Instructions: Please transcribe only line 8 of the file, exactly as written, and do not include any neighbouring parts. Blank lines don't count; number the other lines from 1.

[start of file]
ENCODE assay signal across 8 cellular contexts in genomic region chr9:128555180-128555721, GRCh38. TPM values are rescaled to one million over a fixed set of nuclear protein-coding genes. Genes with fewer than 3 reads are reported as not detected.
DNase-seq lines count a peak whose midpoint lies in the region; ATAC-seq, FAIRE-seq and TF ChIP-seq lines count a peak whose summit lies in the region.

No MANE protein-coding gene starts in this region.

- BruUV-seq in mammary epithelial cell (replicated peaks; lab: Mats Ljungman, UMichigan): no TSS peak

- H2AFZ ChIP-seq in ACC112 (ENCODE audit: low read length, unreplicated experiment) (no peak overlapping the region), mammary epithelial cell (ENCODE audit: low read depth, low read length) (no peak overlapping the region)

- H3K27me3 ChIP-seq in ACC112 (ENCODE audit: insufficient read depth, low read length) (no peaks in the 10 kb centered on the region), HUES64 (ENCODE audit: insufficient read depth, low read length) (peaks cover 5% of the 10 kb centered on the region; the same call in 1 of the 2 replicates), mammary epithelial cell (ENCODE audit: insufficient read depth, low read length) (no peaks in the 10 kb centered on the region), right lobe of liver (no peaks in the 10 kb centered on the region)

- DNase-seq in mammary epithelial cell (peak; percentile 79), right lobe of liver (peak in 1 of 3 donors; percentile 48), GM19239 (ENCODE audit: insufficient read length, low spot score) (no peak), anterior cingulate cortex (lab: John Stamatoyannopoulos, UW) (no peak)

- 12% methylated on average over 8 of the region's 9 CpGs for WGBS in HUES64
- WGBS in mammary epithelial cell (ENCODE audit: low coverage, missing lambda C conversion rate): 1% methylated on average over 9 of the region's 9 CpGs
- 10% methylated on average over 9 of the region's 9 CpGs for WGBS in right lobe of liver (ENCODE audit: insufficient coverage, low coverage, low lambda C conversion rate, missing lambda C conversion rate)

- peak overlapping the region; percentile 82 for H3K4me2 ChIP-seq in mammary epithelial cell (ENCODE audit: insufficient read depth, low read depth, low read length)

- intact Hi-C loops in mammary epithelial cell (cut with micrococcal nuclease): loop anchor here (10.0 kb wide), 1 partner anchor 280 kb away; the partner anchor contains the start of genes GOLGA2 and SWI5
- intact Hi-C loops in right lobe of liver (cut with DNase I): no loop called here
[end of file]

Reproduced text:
- 12% methylated on average over 8 of the region's 9 CpGs for WGBS in HUES64